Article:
On September 30th, Penn IUR hosted the first MUSA Brown Bag lunch talk of the year, highlighting GIS work happening around Philadelphia. Ken Steif, Director of Penn’s Masters of Urban Spatial Analytics (MUSA) program, kicked off the event by welcoming the attendees and introducing Grant Ervin, Deputy Geographic Information Officer for Enterprise Services at City of Philadelphia, and Tim Haynes, GIS Analyst for the City of Philadelphia. They presented their recent work launching the Philadelphia vacancy model, which uses reams of city data from several Philadelphia agencies to calculate the probability that a property or lot is vacant. Pulling from a variety of data sources across Licenses & Inspections (L&I), Office of Property Assessment (OPA), the Philadelphia City Planning Commission (PCPC), the Philadelphia Redevelopment Authority’s land management software (LAMA), and the local utility companies, they identified a variety of indicators that help determine the likelihood of vacancy. Their office specifically developed two models: one for indicating the likelihood of vacant land and one for predicting the likelihood of a vacant building.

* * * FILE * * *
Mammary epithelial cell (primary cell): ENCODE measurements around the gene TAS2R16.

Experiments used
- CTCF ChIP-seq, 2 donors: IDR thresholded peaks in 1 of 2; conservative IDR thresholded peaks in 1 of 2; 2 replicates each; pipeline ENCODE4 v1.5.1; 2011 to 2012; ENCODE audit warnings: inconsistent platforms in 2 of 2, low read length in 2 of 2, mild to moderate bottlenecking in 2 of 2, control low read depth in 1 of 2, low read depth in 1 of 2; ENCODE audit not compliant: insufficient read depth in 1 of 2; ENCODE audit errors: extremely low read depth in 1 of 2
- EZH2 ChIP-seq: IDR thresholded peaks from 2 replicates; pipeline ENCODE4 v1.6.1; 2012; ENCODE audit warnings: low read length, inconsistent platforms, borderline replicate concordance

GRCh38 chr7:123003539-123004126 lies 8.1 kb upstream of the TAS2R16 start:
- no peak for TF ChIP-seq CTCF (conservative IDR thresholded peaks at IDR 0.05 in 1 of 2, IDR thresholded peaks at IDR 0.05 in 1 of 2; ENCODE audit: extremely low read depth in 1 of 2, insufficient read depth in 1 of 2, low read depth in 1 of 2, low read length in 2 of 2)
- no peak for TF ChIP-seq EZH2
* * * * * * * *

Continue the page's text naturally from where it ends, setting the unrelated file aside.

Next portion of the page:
Showing a map of a Philadelphia neighborhood, they demonstrated how the model allowed them to visualize all predicted vacant lots, which were represented on a color scale of high to low likelihoods of vacancy. A second map visualized the same information for vacant buildings. By associating certain indicators with a certain amount of points, Ervin described, they can then develop a point total that indicates the likelihood of vacancy for each parcel or property. Scores of just 50% or higher were typically verified to be vacant buildings or lots, since many departments have outdated or conflicting information. By testing their hypothesized indicators primarily through the use of aerial imaging, they were able to narrow down their list of indicators. Ervin and Haynes also introduced new tools they have begun exploring as enhancements to the model. Their team completed Cyclomedia custom street views for all of Philadelphia as part of a pilot project that provided the department with comprehensive and up-to-date street images of the city. This project provides more accurate data than is available from Google, which often features images from outdated or multiple timeframes. Haynes also noted that they will soon be receiving new building footprint data, which has not been updated since 2004, that will allow them to test the results of their vacancy predictions for any buildings that are no longer present. They have also explored the use of LIDAR (Light Detection and Ranging), which produces precise, three-dimensional maps by surveying distance from a satellite or aircraft to the earth or earth’s surface characteristics. The data difficult to work with if not buildings are not classified correctly, so they are evaluating continued use of the technology. Both argued that the model is helping identify potential vacancy for investigation and action. While they pointed out that inspections and other activities leveraging the model have been limited to-date, many departments have plans to employ the data to assist with setting priorities for inspections, demolitions, investments, and a wide variety of other city functions. Steif wrapped up the event by thanking the speakers and reminding the audience that the talk is part of a monthly series hosted by MUSA.